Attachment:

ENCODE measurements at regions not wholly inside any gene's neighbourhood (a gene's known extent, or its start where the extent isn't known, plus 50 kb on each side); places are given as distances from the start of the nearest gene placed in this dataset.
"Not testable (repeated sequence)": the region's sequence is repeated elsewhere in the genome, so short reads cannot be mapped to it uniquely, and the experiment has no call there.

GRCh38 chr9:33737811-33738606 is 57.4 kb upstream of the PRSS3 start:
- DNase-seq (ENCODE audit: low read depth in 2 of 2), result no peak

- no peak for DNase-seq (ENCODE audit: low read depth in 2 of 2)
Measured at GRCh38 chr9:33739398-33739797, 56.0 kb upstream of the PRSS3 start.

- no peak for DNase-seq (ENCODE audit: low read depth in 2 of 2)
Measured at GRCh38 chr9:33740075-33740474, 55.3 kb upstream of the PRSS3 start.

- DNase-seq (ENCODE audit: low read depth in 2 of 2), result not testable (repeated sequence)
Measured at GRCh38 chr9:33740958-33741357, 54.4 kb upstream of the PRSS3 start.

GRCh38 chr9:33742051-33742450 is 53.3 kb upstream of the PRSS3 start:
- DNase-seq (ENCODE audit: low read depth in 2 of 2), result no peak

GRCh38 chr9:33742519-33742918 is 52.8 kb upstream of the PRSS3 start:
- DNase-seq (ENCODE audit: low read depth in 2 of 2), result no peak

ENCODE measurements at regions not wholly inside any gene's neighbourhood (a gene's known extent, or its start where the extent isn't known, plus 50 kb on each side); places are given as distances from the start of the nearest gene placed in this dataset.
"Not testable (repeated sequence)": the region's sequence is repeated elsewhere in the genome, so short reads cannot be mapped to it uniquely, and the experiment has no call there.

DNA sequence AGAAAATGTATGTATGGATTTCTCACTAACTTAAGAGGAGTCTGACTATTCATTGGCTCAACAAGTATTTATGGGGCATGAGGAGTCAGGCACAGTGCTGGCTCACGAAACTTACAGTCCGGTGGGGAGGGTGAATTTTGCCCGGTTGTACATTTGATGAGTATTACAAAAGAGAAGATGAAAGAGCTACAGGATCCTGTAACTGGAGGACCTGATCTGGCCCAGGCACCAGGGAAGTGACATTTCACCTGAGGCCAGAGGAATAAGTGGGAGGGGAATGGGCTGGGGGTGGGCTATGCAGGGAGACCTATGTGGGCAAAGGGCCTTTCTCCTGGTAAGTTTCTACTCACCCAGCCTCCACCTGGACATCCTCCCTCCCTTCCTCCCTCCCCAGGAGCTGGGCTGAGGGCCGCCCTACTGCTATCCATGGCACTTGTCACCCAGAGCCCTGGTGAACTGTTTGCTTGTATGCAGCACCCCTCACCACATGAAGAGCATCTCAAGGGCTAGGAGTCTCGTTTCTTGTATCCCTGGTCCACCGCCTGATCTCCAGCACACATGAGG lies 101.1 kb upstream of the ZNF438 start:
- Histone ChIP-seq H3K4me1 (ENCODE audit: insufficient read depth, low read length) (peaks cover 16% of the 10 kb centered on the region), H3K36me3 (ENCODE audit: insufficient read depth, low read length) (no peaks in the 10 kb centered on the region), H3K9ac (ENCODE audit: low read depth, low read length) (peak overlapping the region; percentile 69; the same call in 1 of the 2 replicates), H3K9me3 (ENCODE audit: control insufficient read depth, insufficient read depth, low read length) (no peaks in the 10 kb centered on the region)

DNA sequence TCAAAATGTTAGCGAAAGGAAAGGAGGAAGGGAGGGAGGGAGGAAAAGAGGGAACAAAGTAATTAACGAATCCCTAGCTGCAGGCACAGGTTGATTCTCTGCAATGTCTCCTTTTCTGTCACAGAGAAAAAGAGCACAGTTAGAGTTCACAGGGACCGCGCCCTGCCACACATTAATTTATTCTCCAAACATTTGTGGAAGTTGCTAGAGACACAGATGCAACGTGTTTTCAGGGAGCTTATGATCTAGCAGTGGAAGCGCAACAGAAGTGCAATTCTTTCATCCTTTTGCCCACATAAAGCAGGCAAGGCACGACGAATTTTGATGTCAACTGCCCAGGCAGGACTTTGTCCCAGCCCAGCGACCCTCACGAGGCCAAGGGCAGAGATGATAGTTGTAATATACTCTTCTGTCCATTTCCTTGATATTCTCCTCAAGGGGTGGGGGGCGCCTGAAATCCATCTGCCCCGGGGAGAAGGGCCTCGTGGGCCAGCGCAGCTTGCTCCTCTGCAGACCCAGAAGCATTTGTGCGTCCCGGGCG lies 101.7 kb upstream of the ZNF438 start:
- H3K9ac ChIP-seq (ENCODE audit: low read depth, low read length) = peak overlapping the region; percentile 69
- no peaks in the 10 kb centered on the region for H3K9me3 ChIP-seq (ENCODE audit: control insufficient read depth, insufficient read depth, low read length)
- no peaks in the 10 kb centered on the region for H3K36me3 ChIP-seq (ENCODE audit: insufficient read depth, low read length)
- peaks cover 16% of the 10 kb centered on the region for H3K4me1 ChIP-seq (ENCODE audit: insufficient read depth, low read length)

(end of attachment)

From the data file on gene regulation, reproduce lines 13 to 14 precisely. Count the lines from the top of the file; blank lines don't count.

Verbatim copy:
GRCh38 chr9:33742519-33742918 is 52.8 kb upstream of the PRSS3 start:
- DNase-seq (ENCODE audit: low read depth in 2 of 2), result no peak